Thursday, May 08, 2008
Today's example is from our local paper. It takes exception with the Tax Foundation's rankings, largely because the Foundation thinks tax efficiency is a proper goal of public policy. The Foundation adds federal taxes to its ranking of the states, though as the link points out, removing federal taxes changes Minnesota's ranking not at all for 2007. Of course the letter writer forgot to tell you that.
He then switches to a report issued by the Minnesota Taxpayers Association, which includes both data based on taxes per capita and taxes per $1000 personal income. Using the latter measure, and using all state and local taxes, he finds that Minnesota ranks 23rd. Of course, he is now comparing apples and oranges. But he says "That one state has higher-income residents than another has nothing to do with the level of state and local taxes."
But the reason for his letter, that Rep. Steve Gottwalt (R-St. Cloud) has proposed the state corporate income taxes are too high, is belied by his own report use. The state ranks 8th in corporate income taxes per $1000 personal income. The letter writer uses a measure of all taxes to rebut a specific point about one tax, by playing fast and loose with which rankings one uses. Our top marginal corporate tax rate, 9.8%, is sixth-highest in the nation.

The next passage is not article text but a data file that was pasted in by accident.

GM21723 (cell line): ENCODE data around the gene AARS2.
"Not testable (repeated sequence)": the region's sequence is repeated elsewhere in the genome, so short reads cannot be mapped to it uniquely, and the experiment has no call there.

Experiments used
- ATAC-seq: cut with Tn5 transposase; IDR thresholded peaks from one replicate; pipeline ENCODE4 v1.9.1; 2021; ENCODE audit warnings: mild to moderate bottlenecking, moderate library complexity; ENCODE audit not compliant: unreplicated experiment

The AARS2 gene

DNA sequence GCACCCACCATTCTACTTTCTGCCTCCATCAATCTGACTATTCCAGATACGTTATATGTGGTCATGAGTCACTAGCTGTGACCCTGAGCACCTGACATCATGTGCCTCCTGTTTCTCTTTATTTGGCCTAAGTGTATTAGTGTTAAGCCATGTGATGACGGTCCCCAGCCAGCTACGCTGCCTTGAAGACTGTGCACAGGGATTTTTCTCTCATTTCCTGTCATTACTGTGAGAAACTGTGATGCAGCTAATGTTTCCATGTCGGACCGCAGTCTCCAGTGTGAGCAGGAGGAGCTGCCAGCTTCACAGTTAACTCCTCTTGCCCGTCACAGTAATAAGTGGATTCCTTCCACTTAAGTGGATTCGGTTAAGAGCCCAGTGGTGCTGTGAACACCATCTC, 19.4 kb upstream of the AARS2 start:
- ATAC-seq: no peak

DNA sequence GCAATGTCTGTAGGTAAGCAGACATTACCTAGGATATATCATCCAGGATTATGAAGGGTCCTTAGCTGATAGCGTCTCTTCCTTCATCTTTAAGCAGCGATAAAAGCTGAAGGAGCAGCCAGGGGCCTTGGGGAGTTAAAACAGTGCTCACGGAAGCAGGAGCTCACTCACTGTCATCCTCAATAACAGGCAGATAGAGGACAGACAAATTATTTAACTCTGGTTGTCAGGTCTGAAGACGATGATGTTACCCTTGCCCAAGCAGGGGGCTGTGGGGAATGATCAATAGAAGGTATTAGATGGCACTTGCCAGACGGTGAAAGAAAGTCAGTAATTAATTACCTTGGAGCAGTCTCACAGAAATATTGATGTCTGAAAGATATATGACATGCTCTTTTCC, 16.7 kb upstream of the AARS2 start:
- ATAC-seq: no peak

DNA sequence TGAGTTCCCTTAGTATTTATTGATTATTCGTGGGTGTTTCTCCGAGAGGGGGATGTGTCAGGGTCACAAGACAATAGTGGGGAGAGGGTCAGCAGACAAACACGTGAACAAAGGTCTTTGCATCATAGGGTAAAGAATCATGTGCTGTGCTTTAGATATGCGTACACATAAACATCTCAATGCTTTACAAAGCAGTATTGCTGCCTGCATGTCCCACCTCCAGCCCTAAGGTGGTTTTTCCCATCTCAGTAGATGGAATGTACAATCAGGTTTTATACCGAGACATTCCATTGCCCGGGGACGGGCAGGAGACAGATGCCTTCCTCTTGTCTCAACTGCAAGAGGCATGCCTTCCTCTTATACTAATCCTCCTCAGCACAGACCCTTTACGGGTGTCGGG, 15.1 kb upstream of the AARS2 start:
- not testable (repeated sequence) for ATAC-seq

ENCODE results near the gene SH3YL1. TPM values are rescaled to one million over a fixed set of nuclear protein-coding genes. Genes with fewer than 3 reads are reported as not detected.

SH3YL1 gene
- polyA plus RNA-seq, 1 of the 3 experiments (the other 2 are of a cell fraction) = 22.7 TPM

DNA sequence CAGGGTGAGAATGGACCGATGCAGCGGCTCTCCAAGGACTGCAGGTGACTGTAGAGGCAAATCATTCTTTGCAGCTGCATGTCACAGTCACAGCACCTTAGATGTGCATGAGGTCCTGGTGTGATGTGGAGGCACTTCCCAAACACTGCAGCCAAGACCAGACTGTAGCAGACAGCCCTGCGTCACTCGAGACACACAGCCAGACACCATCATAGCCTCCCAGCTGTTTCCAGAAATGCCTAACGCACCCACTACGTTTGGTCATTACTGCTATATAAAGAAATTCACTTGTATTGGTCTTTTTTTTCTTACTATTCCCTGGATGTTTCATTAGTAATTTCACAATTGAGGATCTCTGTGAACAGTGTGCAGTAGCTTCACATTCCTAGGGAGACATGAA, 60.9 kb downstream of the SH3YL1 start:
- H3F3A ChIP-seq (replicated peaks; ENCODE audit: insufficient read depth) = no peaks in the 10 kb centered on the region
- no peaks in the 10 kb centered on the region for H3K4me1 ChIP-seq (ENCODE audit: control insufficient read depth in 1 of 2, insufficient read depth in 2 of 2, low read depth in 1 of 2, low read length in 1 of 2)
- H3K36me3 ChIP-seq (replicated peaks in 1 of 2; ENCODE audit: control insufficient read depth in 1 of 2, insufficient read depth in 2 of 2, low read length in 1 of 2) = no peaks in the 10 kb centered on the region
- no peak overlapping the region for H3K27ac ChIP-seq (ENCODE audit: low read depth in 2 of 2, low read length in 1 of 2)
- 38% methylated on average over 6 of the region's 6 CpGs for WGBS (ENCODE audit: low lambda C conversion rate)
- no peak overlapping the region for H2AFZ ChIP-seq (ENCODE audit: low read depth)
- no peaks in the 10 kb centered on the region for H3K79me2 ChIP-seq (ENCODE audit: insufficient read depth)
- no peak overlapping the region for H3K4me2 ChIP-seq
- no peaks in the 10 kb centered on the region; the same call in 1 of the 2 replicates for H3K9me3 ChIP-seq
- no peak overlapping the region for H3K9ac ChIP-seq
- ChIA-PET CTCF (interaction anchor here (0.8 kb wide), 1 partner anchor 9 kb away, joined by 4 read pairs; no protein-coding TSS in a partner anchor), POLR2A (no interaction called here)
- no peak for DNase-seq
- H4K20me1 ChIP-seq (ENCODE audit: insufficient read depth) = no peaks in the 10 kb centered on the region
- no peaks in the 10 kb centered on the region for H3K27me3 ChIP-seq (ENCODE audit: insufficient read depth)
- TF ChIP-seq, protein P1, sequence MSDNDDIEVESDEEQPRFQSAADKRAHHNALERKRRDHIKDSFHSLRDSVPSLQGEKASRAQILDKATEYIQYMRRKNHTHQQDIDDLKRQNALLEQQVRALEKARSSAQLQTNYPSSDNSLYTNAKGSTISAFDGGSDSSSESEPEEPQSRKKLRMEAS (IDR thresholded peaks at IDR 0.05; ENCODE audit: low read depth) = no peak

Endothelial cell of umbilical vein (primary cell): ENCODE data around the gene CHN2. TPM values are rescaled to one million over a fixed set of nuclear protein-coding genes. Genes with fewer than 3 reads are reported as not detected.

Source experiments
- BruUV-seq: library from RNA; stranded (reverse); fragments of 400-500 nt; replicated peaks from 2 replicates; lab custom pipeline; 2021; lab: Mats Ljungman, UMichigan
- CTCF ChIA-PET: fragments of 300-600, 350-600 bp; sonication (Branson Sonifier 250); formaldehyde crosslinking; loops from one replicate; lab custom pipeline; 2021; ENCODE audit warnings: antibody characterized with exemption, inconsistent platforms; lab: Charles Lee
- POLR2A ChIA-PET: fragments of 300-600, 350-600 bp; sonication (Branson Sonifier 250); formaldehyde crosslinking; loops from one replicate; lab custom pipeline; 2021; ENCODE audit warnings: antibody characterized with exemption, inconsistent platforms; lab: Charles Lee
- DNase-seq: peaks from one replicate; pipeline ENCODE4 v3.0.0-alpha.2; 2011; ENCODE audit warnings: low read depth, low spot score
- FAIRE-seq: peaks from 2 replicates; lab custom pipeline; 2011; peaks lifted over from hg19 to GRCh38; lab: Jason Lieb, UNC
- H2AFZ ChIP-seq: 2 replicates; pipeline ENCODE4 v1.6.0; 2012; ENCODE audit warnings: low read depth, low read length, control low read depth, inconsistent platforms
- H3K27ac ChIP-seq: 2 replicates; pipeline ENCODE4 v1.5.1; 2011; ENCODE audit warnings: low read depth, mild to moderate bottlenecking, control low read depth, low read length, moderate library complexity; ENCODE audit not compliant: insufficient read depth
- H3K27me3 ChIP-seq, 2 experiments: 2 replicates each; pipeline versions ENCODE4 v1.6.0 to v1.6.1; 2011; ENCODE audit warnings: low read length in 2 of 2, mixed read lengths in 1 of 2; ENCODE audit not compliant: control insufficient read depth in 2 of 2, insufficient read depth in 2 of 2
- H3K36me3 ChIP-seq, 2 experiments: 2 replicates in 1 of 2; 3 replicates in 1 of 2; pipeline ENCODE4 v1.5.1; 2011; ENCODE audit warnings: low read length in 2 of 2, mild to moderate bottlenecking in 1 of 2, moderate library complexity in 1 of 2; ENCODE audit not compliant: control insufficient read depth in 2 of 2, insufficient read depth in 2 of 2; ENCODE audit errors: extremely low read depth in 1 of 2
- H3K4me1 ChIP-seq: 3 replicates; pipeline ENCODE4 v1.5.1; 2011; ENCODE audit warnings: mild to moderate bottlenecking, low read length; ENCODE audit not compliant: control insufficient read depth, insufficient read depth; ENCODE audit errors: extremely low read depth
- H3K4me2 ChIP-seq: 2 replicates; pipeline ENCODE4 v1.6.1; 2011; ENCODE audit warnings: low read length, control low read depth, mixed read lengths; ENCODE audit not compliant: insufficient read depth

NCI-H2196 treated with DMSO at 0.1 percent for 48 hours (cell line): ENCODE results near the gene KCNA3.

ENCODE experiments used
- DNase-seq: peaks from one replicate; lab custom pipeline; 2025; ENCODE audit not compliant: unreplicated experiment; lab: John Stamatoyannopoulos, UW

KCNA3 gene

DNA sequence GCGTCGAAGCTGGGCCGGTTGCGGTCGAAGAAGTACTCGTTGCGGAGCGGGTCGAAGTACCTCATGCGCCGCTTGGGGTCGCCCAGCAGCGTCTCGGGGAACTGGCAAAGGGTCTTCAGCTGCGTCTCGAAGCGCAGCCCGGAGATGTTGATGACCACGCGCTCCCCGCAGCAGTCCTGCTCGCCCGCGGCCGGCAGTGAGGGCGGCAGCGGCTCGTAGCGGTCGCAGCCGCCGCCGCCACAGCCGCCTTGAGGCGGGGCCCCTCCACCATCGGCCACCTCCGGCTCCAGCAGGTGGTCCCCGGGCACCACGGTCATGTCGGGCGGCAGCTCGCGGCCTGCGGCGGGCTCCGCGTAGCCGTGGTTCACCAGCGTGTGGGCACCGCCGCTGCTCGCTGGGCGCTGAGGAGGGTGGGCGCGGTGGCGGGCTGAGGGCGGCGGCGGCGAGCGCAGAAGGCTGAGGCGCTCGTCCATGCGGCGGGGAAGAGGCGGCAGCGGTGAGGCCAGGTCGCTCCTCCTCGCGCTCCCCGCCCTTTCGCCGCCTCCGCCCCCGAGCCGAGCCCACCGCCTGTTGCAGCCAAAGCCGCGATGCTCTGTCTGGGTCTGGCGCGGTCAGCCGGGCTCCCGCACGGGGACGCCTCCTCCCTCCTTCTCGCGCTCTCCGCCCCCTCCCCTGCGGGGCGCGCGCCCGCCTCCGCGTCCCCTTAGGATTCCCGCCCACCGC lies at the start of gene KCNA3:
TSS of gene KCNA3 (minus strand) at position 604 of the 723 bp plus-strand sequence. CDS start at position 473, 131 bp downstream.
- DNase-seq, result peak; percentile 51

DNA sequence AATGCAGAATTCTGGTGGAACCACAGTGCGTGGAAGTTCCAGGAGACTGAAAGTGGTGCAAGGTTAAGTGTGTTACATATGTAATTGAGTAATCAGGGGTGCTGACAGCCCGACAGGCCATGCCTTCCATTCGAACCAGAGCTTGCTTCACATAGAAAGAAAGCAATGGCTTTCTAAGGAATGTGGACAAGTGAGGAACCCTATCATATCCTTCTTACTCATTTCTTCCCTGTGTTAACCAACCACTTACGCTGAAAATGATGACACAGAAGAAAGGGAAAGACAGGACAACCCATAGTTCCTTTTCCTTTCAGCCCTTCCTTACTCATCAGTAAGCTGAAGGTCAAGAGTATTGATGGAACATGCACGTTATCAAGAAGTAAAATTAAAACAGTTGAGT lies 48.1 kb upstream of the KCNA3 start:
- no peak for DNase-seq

He also plays a little fast and loose with his choice of who is a non-partisan by quoting at the end lovingly from something published by the Economic Policy Institute. If you are going to call the Tax Foundation "extreme conservative", then you don't get to use an institute run by folks like Robert Reich and Robert Kuttner as being unbiased.
Charlie Quimby pointed out something similar in the Mn2020/Mn Free Market Institute spat over Matt Entenza's 32nd ranking. It's not a fruitful debate (and I say this as a fellow of the latter, with some trepidation.) The question is whether taxes effect people's willingness to truck, barter and exchange in Minnesota, and choosing between Minnesota and other states. Rankings and arguments over what's in the numerator or denominator of this or that ratio won't help solve that debate.